Cassidy is legally blind due to a condition called achromatopsia (Photo courtesy of Linda Thomas)
By Linda Thomas
Hometown Weekly Correspondent
A haunting sound fills the room.
If you close your eyes for just a moment you may think you’re listening to a recording of Beethoven.
But if you open your eyes you’ll see the performance is live.
James Cassidy doesn’t even look at the black and whites. He doesn’t have to. Even if he did, he wouldn’t see them like his listeners do.
You see, this Westwood High School senior is legally blind - and only under the cloak of dim light or near darkness can he see the keys of a piano.
Much like his hero Beethoven who overcame his deafness to write nine symphonies, 32 piano sonatas and other memorable works, Cassidy, to the average observer, is a prodigy.
Light blinds him, but by trusting his senses of touch and hearing, he can play operas.
“He is one of those rare kids who can show you his soul with his playing,” said Vivian Tsang, voice and piano director and co-founder of Merry Melody Music Academy in Westwood. “James doesn’t boast much so nobody really knows how great he really is,” she said. “He’s not a kid who does competitions or wants to perform or show off.”
Despite being a gentle, quiet young man, his playing shows that he is a 17-year-old filled with intensity and passion, said Tsang, who has taught and followed Cassidy’s progression for the past 12 years.
Cassidy says he understands what the piece is about because he puts himself into each one he plays.
“When you play music, you can play and get every single note and do all the right kind of techniques,” he said. “But if you don’t feel what the piece is about … what it’s basically saying … then it’s hard to get across what the piece is about and what you really feel about the piece.”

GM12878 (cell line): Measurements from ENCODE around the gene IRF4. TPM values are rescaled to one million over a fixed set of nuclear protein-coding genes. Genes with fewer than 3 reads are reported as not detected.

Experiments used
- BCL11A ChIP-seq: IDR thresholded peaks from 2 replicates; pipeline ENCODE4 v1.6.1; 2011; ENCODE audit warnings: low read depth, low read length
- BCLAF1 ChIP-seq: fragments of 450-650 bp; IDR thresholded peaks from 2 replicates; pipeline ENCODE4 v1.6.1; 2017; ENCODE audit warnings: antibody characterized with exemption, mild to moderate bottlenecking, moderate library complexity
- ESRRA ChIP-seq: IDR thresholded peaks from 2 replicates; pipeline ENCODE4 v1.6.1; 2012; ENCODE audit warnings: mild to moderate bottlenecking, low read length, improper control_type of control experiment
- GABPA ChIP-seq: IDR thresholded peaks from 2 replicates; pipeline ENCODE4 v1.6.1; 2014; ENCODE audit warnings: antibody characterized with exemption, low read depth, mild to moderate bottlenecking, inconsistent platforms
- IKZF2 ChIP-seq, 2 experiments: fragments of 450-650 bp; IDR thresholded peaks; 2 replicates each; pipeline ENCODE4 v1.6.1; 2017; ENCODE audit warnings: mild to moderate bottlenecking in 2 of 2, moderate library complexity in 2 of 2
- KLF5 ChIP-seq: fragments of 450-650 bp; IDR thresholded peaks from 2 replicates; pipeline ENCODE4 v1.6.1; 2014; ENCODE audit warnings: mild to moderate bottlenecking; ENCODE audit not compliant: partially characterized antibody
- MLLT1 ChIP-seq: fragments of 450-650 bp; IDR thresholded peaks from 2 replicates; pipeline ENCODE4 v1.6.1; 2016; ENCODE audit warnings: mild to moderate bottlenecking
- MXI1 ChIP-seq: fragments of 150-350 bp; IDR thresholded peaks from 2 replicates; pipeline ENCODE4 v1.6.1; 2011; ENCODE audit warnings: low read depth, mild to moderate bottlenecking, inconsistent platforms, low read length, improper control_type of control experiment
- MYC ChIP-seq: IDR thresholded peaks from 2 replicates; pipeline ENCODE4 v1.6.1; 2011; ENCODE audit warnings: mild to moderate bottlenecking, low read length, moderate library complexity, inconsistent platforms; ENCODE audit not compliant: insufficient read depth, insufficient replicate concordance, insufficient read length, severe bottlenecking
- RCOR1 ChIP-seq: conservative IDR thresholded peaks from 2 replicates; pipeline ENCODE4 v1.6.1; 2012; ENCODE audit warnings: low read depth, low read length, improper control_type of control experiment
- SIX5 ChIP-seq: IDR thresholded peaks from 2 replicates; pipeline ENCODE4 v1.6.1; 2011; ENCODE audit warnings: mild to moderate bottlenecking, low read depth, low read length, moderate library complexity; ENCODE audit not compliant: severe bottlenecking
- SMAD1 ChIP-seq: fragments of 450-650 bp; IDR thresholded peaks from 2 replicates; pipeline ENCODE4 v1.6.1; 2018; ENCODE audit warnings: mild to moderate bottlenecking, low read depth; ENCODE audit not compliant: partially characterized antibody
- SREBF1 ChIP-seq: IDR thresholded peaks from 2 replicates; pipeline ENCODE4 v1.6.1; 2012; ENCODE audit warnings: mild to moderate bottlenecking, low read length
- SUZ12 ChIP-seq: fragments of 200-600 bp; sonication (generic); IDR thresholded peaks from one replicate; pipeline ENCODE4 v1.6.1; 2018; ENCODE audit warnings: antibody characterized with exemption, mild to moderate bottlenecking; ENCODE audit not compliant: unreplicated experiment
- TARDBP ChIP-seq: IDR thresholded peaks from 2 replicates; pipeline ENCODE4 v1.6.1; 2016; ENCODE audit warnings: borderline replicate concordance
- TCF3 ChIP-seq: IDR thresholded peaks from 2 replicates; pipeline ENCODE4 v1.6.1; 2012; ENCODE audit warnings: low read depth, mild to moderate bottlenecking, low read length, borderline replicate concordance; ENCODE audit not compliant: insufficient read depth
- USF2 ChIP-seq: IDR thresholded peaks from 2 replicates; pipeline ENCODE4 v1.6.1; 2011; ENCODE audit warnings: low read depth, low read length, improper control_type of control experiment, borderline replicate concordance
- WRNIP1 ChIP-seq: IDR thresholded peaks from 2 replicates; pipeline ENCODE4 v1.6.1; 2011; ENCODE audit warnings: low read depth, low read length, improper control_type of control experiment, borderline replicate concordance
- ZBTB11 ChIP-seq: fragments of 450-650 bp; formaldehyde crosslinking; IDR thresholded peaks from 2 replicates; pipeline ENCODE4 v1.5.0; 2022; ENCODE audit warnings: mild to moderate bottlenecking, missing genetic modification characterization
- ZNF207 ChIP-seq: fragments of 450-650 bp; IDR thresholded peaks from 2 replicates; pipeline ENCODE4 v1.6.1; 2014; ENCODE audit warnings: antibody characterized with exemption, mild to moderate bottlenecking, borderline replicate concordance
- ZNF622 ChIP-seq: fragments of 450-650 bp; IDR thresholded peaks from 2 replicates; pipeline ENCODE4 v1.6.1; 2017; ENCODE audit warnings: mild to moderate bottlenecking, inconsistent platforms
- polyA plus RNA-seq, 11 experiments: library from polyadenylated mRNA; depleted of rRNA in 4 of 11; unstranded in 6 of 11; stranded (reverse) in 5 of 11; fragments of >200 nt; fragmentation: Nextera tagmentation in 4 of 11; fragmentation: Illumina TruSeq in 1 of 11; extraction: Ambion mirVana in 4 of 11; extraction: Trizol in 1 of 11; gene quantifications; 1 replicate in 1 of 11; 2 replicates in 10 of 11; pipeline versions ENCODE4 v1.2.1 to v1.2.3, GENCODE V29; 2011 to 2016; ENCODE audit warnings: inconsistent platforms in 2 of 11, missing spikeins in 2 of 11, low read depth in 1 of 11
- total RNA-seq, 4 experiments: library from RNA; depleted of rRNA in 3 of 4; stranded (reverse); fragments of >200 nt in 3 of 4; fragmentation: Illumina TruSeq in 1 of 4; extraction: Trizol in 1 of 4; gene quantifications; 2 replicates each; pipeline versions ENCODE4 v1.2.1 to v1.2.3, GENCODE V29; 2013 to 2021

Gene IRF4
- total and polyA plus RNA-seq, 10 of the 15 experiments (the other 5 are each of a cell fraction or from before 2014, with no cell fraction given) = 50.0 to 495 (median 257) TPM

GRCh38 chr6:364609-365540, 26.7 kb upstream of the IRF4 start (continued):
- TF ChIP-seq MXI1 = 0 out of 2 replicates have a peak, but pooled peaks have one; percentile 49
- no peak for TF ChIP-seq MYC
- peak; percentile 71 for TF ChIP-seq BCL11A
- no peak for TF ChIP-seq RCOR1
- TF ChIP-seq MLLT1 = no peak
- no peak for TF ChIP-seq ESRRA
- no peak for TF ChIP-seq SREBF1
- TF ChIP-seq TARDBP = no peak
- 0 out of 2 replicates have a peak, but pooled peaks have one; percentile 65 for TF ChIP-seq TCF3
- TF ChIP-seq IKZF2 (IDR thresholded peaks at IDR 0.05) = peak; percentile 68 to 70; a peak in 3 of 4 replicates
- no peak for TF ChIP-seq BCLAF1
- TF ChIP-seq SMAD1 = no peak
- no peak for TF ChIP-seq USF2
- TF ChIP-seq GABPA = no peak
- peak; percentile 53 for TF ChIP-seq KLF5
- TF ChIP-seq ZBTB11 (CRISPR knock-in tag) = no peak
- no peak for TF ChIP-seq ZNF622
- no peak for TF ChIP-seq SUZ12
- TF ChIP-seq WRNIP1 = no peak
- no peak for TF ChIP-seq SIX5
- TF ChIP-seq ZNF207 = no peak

On Saturday, April 30, Tsang’s music academy held its annual showcase recital at the First Congregational Church in Norwood with more than 100 in attendance.
The sun was just setting and casting light directly onto the piano as Cassidy was in the middle of performing Rachmaninoff’s Prelude in C# Minor.
“While it made him look like an angel, it also meant he couldn’t see the keys because of the brightness,” Tsang said. “But he kept playing. Even though I was wondering about whether the sun was affecting him, it truly didn't sound like it at all. He wowed everyone. Nobody in the audience even knew about his vision or that he was basically playing by the feel of the piano.”
Cassidy was born with achromatopsia, a genetic visual disorder acutely affected by light.
Peoples’ vision is typically corrected for 20/20 or 20/40. Cassidy has one eye corrected to 20/100 and the other is at 20/70.
“The sun is what kills him,” said Cassidy’s mother June. “It’s like you and I going out with snow on the ground with bright sun. There’s that moment where … ‘oh my God, I can’t see anything.’ For us it goes away very quickly. For him it’s still there.”
Early on Tsang remembers discussing with Cassidy’s mother how to print his music large enough for him to see.